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Curriculum guide - Grade 2

The elementary school program is designed to develop students’ confidence in themselves as learners, to instill a love of learning, and to help them develop the knowledge, skills and attitudes needed to communicate effectively, understand the world about them, and participate fully in a democratic society.

This web page outlines the major content areas and skills taught in grade two.

Students will engage in integrated or thematic study that requires them to read, write, investigate, converse, design, create, analyze, share and present data and opinions as they pursue solutions and understandings.
While all students will study at least the topics indicated here, there are also opportunities for students to choose other areas of study based on their interests and needs.

Parents can support their children’s school learning by using the vocabulary and discussing the concepts identified here as they share reading, discuss current events, or explore new places with their children.

Please click on any link below to learn more about that topic:


Language Arts

The Language Arts--reading literature and informational texts, writing, speaking, listening and language--are a major part of students’ elementary school program. The goal of Guilderland’s Language Arts program is to adhere to the K-12 Common Core State Standards in English Language Arts and to develop literate students in the 21st century.

Students read and write every day for various purposes and receive frequent written and oral feedback from their teachers and peers. Instruction occurs individually, in small groups, and in whole class settings.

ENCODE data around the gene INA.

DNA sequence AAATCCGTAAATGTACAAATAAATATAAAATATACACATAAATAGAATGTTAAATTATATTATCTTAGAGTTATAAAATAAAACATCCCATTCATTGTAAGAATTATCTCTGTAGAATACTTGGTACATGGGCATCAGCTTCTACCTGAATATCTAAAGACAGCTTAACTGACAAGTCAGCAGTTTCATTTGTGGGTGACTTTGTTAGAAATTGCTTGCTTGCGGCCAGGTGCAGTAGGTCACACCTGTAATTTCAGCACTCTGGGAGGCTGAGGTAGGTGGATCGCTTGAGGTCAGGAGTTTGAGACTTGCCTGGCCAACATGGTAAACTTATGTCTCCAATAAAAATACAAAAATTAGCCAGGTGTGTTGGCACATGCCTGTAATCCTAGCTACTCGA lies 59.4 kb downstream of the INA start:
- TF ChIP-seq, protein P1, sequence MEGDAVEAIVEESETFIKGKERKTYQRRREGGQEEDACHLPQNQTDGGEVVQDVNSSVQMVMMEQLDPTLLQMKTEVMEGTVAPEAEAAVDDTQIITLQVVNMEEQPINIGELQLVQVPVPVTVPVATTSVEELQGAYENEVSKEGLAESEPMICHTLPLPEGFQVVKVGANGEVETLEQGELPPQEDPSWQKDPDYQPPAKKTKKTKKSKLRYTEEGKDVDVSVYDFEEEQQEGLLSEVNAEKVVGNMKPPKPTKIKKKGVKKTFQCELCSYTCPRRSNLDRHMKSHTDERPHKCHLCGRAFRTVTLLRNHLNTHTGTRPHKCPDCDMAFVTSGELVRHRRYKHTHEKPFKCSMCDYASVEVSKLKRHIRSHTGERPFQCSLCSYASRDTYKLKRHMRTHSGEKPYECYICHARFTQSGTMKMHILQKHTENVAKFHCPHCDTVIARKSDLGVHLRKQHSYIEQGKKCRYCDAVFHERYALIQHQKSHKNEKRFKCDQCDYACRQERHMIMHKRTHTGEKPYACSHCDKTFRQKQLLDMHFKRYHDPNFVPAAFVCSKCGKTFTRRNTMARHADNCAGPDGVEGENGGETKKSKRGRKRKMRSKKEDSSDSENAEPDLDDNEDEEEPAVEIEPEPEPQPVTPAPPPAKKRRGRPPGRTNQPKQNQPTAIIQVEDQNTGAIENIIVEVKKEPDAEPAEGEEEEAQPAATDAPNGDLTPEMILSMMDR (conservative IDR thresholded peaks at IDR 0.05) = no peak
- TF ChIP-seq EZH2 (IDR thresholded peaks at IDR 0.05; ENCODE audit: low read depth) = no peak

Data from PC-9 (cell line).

Students are expected to read and understand more complex material and write and speak with more sophistication as they progress through the grades. Attention to Language Arts skills and strategies is integrated into student learning throughout the day.

The purpose of reading is to make meaning from written material. It is a highly complex act of communication requiring active involvement. The overall objective of reading instruction is to develop motivated readers who process written language efficiently and derive meaning from what they read.

In grade two, reading instruction builds upon previous learning and adds focus on:
Both literature and informational texts
Self-selecting appropriate level texts for independent reading
Building reading stamina
Recounting stories including central message or lesson
Asking and answering questions (who, what, where, when, why)
Comparing and contrasting different texts
Reading increasingly more complex texts with sufficient accuracy and fluency to support comprehension
Understanding and applying grade-level phonics and word analysis skills in decoding words

Progress in reading is assessed formally and informally throughout the year.

The goal of Guilderland’s writing program is to develop students who can write competently and with confidence. Guilderland recognizes that writing is a complex process, and its writing program addresses the following student learning objectives: